It can also be less than fun still being here, because many of the things that I used to just put up with have become more and more annoying as leaving gets closer. Winter-- cold weather, snow, ice, sleet, what the hell ever-- seems like it will never fucking end. The drunks in my neighborhood that somehow think it's cool to stand outside at 0400 and yell at each other (actually, drinking culture here in general). People on bikes that I swear are trying to hit me while I'm walking to work, because they can't be bothered to slow down their "pace" by a fraction of a second.

And then there are disruptions, things that blow up my routine. Since I'm not renewing my apartment lease, my landlord wants to show my apartment to potential new tenants. He called at around 2100 last night to let me know he's showing my apartment this Wednesday through this Friday anytime from 1630 to 1900. Doing so is, of course, his right as a landlord. For me it's an intrusion-- I don't trust any landlord since I was in transitional housing at Porchlight, because of all of the crazy things they tried to pull, and I don't trust my current landlord especially because he's acted so unprofessionally in the past.

And, in general, PTSD and not trusting much of anybody.

I have, in the past, had a really nice apartment-- a single guy's apartment, but still somewhat decorated and even a little bit cozy. My apartment right now isn't really any of those things. I'll need to do some spring cleaning, which I don't have time to do. This week I'm running without downtime, and without quiet by myself time, so I'm going to be a little edgy. Having to disrupt my schedule, alter my routine, will make it worse. I'll gladly admit that straightening things up at home is for the best, but there are a lot of negative memories associated with the concepts of 'home' and 'apartment'. I don't know, yet, how to resolve those. So my apartment right now is just a place I go to sleep and shower and change clothes, rather than being a "a man's home is his castle" kind of place.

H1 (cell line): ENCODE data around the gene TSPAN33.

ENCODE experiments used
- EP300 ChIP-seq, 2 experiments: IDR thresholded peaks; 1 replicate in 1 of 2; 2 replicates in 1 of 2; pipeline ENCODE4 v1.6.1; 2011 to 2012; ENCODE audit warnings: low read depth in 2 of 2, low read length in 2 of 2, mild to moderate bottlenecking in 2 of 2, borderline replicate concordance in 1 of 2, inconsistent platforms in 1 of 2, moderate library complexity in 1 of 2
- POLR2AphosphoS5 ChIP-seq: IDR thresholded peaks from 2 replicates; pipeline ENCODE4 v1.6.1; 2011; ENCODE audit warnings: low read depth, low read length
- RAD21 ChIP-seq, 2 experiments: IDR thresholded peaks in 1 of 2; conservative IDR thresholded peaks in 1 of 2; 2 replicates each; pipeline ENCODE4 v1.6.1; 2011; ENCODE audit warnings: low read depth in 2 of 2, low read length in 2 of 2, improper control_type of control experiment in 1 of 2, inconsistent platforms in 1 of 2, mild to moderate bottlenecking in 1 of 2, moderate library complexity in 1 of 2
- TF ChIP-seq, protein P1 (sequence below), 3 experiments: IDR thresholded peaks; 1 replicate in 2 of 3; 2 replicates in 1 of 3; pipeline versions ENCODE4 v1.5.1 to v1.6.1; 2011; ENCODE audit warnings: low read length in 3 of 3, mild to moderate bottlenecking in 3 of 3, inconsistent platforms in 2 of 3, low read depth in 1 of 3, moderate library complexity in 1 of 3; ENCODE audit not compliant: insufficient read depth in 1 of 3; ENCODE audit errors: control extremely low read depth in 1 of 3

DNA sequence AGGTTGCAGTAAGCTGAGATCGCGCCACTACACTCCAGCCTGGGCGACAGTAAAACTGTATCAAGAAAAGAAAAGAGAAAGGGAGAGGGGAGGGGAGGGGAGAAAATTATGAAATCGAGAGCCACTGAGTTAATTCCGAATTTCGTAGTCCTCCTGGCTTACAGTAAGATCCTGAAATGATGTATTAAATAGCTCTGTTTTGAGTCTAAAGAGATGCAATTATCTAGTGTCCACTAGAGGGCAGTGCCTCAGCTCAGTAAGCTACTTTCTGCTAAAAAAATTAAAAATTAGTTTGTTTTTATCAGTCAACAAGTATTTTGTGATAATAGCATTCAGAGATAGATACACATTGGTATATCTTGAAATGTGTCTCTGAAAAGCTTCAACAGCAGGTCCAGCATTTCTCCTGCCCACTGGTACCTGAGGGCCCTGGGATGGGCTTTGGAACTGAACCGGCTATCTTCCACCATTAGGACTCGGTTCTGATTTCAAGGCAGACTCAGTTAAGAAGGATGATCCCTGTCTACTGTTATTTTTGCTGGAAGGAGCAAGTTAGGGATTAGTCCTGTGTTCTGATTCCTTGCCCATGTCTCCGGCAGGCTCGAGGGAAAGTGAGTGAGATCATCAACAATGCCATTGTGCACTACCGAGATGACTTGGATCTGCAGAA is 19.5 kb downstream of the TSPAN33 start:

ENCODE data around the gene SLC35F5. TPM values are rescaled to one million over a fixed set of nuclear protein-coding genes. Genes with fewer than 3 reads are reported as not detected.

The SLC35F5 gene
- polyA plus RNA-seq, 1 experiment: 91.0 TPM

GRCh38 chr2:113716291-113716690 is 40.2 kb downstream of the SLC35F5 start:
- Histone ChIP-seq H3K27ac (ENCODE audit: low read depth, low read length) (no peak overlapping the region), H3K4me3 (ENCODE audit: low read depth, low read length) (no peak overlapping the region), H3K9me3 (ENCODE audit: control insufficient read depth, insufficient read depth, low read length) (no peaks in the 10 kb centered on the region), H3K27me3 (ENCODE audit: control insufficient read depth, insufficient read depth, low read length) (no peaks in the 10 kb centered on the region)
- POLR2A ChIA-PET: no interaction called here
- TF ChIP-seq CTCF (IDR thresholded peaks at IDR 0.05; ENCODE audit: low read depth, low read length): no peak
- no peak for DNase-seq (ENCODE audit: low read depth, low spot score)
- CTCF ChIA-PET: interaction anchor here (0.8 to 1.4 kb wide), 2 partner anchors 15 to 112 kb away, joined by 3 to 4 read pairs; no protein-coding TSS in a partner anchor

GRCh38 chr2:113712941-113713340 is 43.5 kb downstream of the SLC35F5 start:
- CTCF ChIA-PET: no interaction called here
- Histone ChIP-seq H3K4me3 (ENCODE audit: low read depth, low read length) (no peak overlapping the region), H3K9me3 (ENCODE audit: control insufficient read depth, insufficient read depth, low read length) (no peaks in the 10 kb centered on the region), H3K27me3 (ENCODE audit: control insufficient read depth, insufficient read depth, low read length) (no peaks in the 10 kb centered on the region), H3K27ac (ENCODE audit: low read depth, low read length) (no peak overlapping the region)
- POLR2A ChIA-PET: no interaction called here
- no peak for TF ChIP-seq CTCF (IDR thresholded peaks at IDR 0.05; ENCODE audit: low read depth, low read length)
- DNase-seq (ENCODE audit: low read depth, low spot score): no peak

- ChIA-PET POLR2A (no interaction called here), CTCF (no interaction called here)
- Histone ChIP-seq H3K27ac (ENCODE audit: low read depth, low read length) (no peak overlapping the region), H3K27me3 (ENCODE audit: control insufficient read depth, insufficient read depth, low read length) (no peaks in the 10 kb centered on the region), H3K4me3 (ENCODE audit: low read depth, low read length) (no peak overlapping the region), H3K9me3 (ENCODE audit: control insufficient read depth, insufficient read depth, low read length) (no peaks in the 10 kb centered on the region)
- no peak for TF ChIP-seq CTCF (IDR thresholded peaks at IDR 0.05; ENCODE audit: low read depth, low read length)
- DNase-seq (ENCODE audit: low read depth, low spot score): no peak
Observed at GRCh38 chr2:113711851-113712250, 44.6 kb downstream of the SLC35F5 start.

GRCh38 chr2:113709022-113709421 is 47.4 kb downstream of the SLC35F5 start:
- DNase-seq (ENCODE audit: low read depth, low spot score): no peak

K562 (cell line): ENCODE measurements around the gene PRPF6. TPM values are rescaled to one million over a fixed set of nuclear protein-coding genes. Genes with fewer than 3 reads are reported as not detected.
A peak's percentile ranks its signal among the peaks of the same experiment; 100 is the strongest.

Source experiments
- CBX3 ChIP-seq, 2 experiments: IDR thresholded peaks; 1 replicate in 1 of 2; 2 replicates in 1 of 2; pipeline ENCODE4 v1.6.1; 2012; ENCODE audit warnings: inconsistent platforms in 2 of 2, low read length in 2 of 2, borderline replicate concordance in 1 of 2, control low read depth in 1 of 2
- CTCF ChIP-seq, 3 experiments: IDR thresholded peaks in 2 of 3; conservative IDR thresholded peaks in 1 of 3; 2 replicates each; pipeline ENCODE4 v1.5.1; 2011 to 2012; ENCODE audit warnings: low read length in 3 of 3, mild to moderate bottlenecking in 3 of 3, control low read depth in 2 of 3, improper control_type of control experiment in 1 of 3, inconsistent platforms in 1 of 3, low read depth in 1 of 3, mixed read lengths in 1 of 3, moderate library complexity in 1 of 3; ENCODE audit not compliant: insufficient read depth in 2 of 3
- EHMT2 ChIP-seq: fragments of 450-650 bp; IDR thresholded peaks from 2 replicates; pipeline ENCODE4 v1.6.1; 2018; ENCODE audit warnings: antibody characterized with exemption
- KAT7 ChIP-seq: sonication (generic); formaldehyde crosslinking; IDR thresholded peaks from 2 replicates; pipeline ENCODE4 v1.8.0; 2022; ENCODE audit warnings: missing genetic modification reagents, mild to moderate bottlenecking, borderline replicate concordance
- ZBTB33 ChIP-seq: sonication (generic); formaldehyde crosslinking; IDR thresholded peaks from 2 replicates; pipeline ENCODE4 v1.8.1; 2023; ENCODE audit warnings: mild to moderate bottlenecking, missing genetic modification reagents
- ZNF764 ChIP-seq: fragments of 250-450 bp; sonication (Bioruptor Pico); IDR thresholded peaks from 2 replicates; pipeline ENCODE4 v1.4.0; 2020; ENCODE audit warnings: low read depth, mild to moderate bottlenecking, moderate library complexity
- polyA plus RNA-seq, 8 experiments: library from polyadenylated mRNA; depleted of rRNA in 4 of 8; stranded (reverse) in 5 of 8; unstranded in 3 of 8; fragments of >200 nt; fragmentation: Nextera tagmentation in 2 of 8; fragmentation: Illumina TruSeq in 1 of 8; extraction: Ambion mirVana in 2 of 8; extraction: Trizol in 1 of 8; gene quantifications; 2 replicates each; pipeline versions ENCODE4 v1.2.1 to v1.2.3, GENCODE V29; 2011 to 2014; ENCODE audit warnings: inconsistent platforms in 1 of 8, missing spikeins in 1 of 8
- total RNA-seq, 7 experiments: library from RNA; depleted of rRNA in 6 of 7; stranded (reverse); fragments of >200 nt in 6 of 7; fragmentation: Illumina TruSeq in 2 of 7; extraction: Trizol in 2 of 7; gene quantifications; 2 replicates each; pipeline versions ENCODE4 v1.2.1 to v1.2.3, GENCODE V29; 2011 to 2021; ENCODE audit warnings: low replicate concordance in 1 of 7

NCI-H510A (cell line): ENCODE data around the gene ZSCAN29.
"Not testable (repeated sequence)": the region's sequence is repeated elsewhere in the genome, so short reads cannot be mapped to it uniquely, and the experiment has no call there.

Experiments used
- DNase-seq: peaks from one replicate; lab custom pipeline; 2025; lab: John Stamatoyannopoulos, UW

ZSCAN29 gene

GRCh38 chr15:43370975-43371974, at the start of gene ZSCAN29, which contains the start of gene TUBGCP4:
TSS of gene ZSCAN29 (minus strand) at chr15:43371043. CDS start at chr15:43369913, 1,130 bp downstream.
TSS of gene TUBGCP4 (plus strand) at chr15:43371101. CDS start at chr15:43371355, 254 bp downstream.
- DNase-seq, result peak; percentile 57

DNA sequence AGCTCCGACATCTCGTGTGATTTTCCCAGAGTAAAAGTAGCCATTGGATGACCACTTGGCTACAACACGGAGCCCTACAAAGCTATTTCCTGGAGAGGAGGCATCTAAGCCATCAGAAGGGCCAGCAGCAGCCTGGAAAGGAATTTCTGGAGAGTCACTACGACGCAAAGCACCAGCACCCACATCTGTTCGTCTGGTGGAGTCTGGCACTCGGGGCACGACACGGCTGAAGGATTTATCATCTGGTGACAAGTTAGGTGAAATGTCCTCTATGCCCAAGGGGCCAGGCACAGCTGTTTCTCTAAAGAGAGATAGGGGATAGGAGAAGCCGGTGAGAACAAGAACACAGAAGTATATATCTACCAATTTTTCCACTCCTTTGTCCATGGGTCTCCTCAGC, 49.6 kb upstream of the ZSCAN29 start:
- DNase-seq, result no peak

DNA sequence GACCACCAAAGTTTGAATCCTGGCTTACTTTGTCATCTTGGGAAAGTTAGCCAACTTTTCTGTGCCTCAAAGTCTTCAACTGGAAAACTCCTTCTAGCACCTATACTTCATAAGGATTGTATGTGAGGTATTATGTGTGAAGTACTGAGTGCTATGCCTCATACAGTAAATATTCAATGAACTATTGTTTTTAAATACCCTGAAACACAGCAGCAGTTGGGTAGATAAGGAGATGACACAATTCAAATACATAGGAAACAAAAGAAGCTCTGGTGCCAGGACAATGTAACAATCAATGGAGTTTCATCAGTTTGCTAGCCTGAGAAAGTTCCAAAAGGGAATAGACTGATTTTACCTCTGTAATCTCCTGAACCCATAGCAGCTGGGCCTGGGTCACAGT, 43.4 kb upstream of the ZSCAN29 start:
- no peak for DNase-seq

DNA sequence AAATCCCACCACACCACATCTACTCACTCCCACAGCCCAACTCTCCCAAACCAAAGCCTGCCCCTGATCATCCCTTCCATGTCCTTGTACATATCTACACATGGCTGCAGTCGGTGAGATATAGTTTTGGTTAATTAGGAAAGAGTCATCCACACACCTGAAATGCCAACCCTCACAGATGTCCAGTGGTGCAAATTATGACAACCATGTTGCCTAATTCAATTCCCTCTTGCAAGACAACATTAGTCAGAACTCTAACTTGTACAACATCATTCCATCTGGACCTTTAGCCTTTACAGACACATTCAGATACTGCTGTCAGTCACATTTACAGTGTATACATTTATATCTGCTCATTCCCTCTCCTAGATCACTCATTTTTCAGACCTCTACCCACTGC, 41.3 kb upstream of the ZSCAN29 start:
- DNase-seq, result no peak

That's the part of homelessness that no one ever seems to talk about-- what happens to people who used to be homeless? There are no support groups or treatment plans. How do you get that sense of "home" back, if you ever had it in the first place, once it's been completely destroyed?

Still, I'll deal. I have today and tonight to clean up a bit and make things look reasonably presentable, and if landlord doesn't like it, tough noogies, I'm moving out in August. One of the technological solutions to problems like this is that I keep my phone in Do Not Disturb mode, so if he decides to call I don't have to worry about answering-- this is the same landlord that likes to talk until my voicemail cuts him off and then call back and leave three more messages.

If you're looking for a main thesis to this post, I'm not sure there is one. I'm venting, a little, as usual. Writing this stuff out does do a lot to help me get it all organized in my head. So thanks for reading.

03 April 2016

Finding a new college

I haven't written a great deal lately about college-- the word is part of the title of the blog, and the whole reason for the blog is supposed to be my journey through college as a veteran with PTSD. So perhaps I should, just to keep myself honest. The reality is that at the end of this semester, I'm not just done with the semester, I'm looking for a new college to transfer to-- and while it is easy to find colleges I might want to transfer to, it's not such a simple question to actually choose one. I have my choices narrowed down to one state, but since the state is California there are still a lot of possibilities.